2. A recent article from the Ravens focused on Eugene Monroe’s workouts this off season. Working out at the castle twice a day, five, sometimes six times a week. With the lucrative contract he received, expectations are higher. Ryan Jensen, Jah Reid, and Kelechi Osemele have taken notice and have signed up for Monroe’s program. What are your thoughts on the weakest until last year putting in the extra hours when they aren’t instructed to?
DB: Former offensive lineman will tell you that they would rather be a part of a cohesive line unit rather than a collection of above-average individuals. I plan to do a full-length piece on this, but communication and rapport is an underrated aspect of good line play. It allows for timing when combo-blocking, double-teams in pass protection, and fake protection calls to throw the other team off. If the Ravens O-lineman can build further relationships while enhancing their strength, I’m all for it.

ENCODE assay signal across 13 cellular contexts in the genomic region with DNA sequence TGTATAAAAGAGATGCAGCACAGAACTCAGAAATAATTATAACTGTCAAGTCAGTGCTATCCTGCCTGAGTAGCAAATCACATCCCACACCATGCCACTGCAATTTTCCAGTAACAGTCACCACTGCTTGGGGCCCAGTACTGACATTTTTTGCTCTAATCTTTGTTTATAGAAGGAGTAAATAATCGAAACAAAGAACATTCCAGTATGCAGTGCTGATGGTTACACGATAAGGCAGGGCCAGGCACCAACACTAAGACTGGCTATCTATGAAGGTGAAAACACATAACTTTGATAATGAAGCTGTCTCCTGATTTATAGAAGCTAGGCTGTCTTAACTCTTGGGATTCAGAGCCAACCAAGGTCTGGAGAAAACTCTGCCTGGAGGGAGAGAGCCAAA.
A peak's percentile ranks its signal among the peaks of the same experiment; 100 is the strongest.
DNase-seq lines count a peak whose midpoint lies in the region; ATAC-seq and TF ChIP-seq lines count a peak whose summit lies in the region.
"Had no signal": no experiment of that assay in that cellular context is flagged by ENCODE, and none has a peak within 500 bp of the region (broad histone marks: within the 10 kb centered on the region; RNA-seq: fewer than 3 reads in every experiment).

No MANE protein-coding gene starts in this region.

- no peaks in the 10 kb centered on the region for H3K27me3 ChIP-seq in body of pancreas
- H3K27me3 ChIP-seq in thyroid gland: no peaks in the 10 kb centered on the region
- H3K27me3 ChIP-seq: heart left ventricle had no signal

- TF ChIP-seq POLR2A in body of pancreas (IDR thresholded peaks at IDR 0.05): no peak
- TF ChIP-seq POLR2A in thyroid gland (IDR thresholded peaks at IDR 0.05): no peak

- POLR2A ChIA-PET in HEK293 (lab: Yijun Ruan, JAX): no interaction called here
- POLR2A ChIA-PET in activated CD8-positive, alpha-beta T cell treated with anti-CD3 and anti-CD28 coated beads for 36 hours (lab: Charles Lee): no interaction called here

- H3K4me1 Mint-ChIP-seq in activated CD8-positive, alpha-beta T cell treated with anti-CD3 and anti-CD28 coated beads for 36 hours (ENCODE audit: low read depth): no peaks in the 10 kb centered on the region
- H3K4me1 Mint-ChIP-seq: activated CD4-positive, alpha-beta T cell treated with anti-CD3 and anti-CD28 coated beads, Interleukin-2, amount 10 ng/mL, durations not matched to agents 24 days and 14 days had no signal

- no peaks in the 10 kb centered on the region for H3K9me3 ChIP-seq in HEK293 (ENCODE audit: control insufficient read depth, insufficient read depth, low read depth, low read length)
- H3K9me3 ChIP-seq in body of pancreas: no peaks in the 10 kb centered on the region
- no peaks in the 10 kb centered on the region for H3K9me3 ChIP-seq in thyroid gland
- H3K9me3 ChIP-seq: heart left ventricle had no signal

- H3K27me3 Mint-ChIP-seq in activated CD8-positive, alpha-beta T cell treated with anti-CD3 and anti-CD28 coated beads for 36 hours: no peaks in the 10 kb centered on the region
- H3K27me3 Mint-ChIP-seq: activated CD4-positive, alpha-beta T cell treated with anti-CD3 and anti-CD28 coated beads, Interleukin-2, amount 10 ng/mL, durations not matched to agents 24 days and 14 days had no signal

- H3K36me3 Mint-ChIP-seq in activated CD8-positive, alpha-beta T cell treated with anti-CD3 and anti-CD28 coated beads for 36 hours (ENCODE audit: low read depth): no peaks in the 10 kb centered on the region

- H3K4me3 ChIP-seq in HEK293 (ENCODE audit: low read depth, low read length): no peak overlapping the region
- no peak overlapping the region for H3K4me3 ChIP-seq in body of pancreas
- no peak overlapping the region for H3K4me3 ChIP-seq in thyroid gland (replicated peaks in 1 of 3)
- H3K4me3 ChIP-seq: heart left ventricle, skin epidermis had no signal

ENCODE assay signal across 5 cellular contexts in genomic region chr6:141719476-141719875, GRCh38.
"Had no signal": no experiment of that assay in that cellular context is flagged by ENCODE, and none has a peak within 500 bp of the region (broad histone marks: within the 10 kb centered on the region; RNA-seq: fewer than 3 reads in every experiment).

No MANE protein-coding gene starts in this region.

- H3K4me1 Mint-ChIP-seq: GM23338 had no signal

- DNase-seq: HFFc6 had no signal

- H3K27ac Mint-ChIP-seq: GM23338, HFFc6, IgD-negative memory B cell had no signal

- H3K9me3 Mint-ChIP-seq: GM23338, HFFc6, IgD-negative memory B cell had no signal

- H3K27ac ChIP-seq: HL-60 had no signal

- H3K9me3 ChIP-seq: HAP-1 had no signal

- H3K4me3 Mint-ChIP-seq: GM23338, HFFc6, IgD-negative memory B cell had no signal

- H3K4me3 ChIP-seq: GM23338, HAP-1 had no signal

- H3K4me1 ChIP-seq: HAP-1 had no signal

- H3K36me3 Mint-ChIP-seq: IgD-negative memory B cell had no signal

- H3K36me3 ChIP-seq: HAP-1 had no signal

MJ: The great offensive lines of the past were normally together for several seasons and had built a rapport and cohesion that served them well on the field. The salary cap has made that more difficult of course. Still you get the feeling that Monroe has emerged as the de-facto leader by example with these workouts and that this group will be determined to put the failures of 2013 behind them.
MR: If anything, it shows the anchor in Monroe taking on leadership type qualities. Kelechi Osemele must be healthy which is good to see. Not sure the roles Reid and Jensen will have on this team, but it shows that they are willing to go the extra mile when it comes to wanting to make the squad come September. Coaches acknowledge that extra effort and if they can’t find room for them on the 53-man, it’s that kind of good word that might get them a shot with another team.